Since these are GTX 1050 Ti series graphics cards in question, I haven’t done any game testing, but rather just the 3DMark one as you can see it here, so you can have at least some reference. This is before all because I don’t have any modern title on my main editing PC, expect few FPV quad simulators, as my drives are pretty much constantly full with recorded content, but when I do want to play, I use the test PC configuration since it’s loaded up with games. On the other hand, this Intel’s CPU was never meant for gaming, but rather productivity work, especially since it boosts only up to 3,5 GHz.
Everybody benefits from Intel vs ADM competition
With the same GPU’s in question, and most importantly with those being on the lower end of the gaming food chain, the results are expectantly basically the same on the graphics score side of things since both CPU’s can push them to their maximal performance potential, but on the other hand, the Ryzen 7 3700X again takes an easy win in the portion of the benchmark where only the CPU is tested. Of course, it would make more sense for us to have a stronger GPU, just so we’re not bottlenecked by its lack of power, thus utilizing and showing the exact CPU’s potential to pull the best out of it, but I have no doubt with everything shown here, that that will be the case with a stronger GPU.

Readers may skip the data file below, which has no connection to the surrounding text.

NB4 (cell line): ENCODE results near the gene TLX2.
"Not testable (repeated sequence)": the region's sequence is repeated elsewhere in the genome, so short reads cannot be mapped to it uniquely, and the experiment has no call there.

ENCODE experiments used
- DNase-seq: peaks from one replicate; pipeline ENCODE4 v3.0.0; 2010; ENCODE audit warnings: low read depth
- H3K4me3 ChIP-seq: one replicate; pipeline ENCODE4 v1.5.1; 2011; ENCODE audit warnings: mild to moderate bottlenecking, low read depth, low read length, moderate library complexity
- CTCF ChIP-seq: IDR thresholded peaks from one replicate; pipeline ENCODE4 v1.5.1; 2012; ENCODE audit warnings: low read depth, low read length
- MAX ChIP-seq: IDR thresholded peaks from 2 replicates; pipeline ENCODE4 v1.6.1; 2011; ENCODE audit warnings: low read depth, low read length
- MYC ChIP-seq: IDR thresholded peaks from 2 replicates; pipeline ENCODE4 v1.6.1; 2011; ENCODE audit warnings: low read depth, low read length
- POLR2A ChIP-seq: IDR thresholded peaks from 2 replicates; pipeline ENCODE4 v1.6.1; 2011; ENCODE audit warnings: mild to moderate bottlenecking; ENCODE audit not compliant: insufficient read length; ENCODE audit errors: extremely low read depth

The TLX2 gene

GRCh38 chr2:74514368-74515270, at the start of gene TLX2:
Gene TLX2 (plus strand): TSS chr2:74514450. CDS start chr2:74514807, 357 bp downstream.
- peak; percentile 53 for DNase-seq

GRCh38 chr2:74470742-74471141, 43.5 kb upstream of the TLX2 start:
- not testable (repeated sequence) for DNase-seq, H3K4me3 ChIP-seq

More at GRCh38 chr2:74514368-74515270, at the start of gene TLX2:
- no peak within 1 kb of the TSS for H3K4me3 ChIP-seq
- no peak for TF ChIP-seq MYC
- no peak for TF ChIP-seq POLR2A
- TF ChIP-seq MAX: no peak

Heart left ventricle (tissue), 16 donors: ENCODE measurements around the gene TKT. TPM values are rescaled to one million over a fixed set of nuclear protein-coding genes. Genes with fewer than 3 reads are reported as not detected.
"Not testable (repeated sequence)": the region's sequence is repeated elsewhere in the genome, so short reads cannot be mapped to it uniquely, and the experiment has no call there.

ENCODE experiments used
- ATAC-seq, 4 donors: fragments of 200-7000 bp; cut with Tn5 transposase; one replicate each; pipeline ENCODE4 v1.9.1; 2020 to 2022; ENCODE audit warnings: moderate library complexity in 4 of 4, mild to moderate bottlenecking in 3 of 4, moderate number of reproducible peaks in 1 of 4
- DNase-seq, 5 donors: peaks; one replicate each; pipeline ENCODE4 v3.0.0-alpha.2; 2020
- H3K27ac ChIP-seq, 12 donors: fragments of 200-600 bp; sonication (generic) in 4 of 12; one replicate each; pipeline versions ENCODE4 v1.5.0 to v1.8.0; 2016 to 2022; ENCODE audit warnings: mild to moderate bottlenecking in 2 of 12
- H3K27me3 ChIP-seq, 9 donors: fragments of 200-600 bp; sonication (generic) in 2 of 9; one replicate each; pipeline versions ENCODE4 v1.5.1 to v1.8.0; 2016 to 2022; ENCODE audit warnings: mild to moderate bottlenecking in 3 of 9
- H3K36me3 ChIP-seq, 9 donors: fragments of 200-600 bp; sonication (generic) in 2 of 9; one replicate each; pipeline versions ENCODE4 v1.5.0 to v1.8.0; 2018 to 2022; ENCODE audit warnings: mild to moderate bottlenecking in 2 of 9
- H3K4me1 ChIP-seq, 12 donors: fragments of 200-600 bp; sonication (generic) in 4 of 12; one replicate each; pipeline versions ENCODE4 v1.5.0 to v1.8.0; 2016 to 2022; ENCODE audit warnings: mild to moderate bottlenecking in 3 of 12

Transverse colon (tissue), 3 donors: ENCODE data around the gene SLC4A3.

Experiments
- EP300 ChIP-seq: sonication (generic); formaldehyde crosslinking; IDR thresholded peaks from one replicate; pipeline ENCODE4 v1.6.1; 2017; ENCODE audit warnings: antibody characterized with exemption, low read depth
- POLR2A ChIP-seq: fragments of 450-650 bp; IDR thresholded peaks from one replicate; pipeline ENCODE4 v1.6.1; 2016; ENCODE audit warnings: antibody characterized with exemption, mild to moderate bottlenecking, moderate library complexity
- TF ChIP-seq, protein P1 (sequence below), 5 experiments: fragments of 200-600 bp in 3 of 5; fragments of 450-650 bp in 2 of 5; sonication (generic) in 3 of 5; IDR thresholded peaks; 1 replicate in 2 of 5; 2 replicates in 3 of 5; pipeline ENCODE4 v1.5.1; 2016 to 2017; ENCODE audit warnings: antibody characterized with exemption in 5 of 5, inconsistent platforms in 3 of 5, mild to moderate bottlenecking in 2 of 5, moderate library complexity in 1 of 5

Of course, there’s a bunch of other things that go in Ryzen’s favor, like power consumption and TDP which, both basically the half of the Intel’s, plus it has a larger L3 cache, all in all, everything you would expect improvement wise when we consider five years of difference between them, but putting that aside for a moment, it was very interesting to see how these two CPU’s stack against each other, not that was trying to prove anything with it, I was just personally interested in seeing what does 5 years later mean in this particular field, and I must admit, that feels light-years away, and it sort of is when you look at the current market, not only that you get 50% more performance for a third of a price, but how to tables have completely turned, and Intel’s is now the one who has some catching up to do.
That’s it for this time from me, I hope this Core i7 5960X vs Ryzen 7 3700X comparison shows how far we’ve come in the last five years, if you have any question feel free to hit me in the comments section of my YouTube video listed above, you can contact me via my social media channels!